Finally about 8 months after starting the process Dad, now aged 93, was awarded the necessary funding to enable us to place him in specialist permanent dementia care. Having served in the Royal Navy during World War 2, Dad was eligible to be cared for in the Erskine Home for Military Veterans in Bishopton, Scotland. This is now his permanent home. He has settled in well and seems happy there. For mum, there is the relief of being free from the physical and emotional stresses of being dad's permanent carer. But on the other hand it will take time to emotionally adjust to the fact that her life partner is no longer at home.  

From 2011 until September 2019 my Mum, now aged 85 has been Dad's full time carer. This has been the most emotionally and physically demanding job you can imagine and every carer of an advanced stage Alzheimer's sufferer will have this experience. It is dreadful. No one should have to do this. This is why I am determined to continue raising money - to help science find treatments and cures, so that no one has to endure this dreadful illness and so that loved ones, husbands, wives, sons and daughters do not have to watch the person they love gradually disappear and become an unrecognisable shell of who they once were. 

For my part, I run to raise money. Here’s how it works:

I do the running......... 🏃🏻‍♂️💨💨💨

You can donate..........(hopefully)! 😀

In 2018 I ran my first three 10Km races and around 360 km in total. 

In 2019 I have run in 4 half Marathon races and by the end of the year I will have run 1000 miles (1600 km).

In 2020, and now as a 60 year old, I have set myself my biggest challenge so far - to run a Marathon, the London Marathon, one of the world's biggest - 26 miles or 42.2 kms -  to raise AT LEAST £2000 for Alzheimer's Research UK.

As I have done before, I want to finish this story with a few more words about Dad. Often when we meet someone who is old or suffering from a disease like dementia, we only see their “age” or their symptoms and we forget about the rich life they will have led.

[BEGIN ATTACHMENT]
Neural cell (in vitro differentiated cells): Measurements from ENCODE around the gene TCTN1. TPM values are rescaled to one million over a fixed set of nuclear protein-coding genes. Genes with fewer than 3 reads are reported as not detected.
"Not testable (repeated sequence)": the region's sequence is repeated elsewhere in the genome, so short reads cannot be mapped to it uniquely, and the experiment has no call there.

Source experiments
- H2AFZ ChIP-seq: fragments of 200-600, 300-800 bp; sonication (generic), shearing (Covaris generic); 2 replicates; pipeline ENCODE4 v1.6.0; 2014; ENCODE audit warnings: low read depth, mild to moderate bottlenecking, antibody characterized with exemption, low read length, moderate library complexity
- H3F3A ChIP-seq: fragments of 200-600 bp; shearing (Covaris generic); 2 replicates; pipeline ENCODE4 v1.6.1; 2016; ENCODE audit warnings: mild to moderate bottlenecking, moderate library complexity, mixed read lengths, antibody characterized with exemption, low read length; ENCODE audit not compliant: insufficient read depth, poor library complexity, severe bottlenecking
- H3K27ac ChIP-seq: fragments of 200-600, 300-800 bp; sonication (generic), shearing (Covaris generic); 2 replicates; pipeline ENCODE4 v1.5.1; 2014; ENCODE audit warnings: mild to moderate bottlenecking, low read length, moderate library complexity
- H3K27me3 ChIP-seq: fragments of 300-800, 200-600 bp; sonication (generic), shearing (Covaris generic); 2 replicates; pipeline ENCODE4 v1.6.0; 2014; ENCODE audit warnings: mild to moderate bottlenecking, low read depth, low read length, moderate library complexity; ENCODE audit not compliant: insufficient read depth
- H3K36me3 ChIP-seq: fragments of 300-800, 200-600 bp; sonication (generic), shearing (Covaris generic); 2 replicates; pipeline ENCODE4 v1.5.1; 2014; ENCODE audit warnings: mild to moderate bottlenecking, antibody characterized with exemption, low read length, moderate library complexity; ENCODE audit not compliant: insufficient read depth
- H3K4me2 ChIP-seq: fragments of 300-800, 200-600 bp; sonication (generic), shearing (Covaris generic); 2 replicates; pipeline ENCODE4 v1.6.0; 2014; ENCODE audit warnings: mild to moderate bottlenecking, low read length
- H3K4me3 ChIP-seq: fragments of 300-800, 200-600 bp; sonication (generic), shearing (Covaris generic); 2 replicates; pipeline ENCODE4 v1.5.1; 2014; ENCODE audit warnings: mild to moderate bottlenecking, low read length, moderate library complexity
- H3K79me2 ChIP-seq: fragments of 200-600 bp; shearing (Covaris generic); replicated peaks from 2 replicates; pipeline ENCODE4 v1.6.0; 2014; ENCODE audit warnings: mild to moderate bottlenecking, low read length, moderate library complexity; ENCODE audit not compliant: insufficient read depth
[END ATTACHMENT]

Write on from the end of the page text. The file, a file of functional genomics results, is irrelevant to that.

Dad left school and went straight to work for British Rail in a local station ticket office. Then, during the final years of World War Two, he served in the Royal Navy on minesweepers and after the War worked again for British Rail, this time as a manager in the Marketing Department in Glasgow. He loved all kinds of ballroom dancing and cut a sharp figure on the dance floor. Having met my mum at ”the dancing” they were married
in 1954. Later he would set up his own building company with a partner, where he and mum worked immensely hard to  eventually be able to buy a house in the mid 1970’s. 

Earlier, during the late 1940's and early 1950’s dad played amateur football at a high level, scoring goals and winning in Scottish Amateur Cup Finals at Hampden Park. Like his youngest grandson Jamie Lambie, he was a runner, still jogging in the local park well into his 70’s. On top of all of this, together with mum he raised my sister Anne and I, enabling both of us to succeed on our chosen paths. 

Thanks for reading this far. If you can donate anything at all – large of small – that would be fantastic. I know it’s a cliché, but it all adds up and will make a difference.

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About the charity

Alzheimer’s Research UK is the UK’s leading dementia research charity. We’re striving for a cure, by revolutionising the way we treat, diagnose and prevent dementia.